It is so easy to get trapped in promoting self rather than God; our needs often drive us to do whatever we need to do to lift “ME” up first.

One searching test of character is: can you take an insult without taking offence? When someone called George Bernard Shaw an ass, far from taking offence, he took it as a compliment. He pointed out the qualities we associate with the humble donkey: modesty, hard work, contentment with plain food and underestimation by the public. He said, “No one can be offended by having such qualities.”

John’s disciples seem alarmed, but it didn’t bother John. John would not allow envy or the fickle crowds make him forget his mission: to announce that the Messiah had come, and then to step back. John is the “best man” at the “wedding” between Jesus and Jesus’ followers. John definitely puts an end to any sense of competition between himself and Jesus by placing himself in the position of the bridegroom’s friend or “best man”. Once the bridegroom and bride have been brought together, the “best man’s” work is completed and he fades off the scene.  John the Baptist lost his disciples – and he was happy about it! John was happy because he could send his disciples to Jesus.

In his mother’s womb John leapt with joy when he heard the voice of mother of Jesus (Luke 1: 41, 44). Now his joy is complete. He rejoices in hearing the voice of the bridegroom, Jesus. He emphatically declares that he is not Christ when the whole public is ready to accept him as Christ. In the first place, he realized that a man can receive nothing, except it be given him from heaven and that therefore all popularity, gifts, and influence, are precious talents to be administered with the best possible stewardship. He is well aware that his mission is to prepare the way for the Messiah. The Messiah is the one who has to be the shining Sun and he should go to the background, he should decrease.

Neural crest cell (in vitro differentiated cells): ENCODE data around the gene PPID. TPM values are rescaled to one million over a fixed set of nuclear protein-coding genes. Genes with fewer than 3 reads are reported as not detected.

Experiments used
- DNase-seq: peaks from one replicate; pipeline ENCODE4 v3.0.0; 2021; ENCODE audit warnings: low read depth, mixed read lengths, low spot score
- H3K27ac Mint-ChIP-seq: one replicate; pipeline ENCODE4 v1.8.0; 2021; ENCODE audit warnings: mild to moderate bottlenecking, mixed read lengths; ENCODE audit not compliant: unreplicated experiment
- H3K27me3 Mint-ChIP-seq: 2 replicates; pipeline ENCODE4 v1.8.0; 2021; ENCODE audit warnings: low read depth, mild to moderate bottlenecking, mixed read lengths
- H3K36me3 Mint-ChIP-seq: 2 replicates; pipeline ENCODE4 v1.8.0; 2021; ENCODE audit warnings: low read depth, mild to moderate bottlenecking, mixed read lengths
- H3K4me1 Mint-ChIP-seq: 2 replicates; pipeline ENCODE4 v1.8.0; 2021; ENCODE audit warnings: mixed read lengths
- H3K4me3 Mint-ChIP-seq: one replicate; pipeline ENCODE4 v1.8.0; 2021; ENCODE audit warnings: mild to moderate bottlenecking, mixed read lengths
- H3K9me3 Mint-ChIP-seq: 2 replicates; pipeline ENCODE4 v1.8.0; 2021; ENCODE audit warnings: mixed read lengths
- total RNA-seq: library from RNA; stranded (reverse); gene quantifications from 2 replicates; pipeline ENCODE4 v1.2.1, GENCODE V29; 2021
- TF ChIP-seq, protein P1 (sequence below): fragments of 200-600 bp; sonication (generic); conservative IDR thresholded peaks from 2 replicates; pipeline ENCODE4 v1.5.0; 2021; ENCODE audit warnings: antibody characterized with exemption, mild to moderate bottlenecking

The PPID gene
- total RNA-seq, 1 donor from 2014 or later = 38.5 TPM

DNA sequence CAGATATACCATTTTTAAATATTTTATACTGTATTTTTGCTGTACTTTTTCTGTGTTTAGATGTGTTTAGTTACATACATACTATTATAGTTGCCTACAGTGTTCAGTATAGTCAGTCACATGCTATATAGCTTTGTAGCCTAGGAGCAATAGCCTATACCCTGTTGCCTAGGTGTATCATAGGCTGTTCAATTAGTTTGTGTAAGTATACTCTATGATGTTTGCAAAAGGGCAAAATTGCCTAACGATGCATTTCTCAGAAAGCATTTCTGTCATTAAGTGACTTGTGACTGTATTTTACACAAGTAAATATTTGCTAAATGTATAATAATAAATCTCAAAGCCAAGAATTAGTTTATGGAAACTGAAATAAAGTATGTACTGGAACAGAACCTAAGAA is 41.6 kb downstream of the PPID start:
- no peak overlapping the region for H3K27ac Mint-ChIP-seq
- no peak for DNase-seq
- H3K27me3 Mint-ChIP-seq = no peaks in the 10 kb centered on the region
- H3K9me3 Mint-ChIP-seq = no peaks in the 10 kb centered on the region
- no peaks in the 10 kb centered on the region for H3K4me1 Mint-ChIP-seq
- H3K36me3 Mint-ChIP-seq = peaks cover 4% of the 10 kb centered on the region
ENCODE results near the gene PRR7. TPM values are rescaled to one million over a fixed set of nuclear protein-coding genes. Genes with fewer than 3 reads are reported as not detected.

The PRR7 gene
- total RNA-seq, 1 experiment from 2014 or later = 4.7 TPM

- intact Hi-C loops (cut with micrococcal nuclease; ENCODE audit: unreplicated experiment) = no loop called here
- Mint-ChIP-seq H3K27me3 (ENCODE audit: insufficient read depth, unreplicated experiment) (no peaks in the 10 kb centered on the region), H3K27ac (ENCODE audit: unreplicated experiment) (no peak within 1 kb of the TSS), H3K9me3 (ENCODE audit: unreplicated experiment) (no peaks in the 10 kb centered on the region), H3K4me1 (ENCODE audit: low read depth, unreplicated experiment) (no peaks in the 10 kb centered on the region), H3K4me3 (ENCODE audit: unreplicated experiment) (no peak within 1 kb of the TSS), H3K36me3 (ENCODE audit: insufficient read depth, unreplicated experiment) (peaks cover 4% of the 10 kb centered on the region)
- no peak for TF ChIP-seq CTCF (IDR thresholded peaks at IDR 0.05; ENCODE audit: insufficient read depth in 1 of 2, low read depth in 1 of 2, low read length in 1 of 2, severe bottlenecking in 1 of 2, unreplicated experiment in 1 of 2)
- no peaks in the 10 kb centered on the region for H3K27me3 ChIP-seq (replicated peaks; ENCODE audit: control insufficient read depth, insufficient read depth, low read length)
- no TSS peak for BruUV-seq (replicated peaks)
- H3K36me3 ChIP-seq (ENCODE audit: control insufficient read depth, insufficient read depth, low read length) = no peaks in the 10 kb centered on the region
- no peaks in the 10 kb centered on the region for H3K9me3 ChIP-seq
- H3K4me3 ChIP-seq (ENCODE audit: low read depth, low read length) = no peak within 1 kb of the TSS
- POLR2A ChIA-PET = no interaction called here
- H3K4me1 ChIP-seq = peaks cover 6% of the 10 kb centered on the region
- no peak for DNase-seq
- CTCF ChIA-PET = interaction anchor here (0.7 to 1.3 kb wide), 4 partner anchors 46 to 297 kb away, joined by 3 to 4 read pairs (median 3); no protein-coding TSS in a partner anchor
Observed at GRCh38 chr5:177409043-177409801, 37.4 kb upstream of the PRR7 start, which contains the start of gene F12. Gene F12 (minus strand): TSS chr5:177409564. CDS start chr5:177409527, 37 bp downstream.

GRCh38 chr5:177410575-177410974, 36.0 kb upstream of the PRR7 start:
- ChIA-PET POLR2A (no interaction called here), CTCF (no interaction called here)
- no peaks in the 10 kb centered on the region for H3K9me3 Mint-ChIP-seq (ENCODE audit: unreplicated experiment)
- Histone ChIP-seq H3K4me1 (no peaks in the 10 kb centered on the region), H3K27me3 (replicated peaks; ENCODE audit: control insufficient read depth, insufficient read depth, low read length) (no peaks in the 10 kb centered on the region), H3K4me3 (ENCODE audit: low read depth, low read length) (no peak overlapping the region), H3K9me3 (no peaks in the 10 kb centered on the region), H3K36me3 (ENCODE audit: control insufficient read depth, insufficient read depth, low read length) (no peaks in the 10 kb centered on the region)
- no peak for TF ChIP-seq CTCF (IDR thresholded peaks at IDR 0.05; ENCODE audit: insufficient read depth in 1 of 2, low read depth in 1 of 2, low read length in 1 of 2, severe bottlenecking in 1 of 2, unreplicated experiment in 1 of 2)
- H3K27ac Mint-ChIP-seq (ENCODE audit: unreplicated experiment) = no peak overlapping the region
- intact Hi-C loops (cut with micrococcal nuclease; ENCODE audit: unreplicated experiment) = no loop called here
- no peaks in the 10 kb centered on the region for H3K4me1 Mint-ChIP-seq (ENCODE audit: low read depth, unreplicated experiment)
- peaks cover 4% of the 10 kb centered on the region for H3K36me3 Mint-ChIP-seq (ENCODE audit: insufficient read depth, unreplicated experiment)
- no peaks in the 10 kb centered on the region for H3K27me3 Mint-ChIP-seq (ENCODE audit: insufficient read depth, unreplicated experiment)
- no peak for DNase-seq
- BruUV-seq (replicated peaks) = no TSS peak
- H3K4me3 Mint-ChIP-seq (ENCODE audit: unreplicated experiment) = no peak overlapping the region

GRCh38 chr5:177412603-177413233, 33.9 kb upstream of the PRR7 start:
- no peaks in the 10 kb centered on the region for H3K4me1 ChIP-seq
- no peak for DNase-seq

This humility is as rare as it is fascinating. We are all so apt to use our relationship to Christ as a means of enhancing our own importance, and attracting attention. Though we formally ascribe the supremacy to our Lord, we are elated when our name is on every lip. Dr. James M L CMI



January 09, 2016

Gospel: Jn 3:22-30  – After this, Jesus went into the territory of Judea with his disciples. He stayed there with them and baptized. John was also baptizing in Aenon, near Salim, where water was plentiful; people came to him and were baptized. This happened before John was put in prison.

Now John’s disciples had been questioned by a Jew about spiritual cleansing, so they came to John and said, “Rabbi, the one who was with you across the Jordan, and about whom you spoke favorably, is now baptizing, and all are going to him.”

John answered, “No one can receive anything, except what has been given to him from heaven. You yourselves are my witnesses that I said, ‘I am not the Christ, but I have been sent before him.’ Only the bridegroom has the bride; but the friend of the bridegroom stands by and listens, and rejoices to hear the bridegroom’s voice. My joy is now full. It is necessary that he increase, but that I decrease.“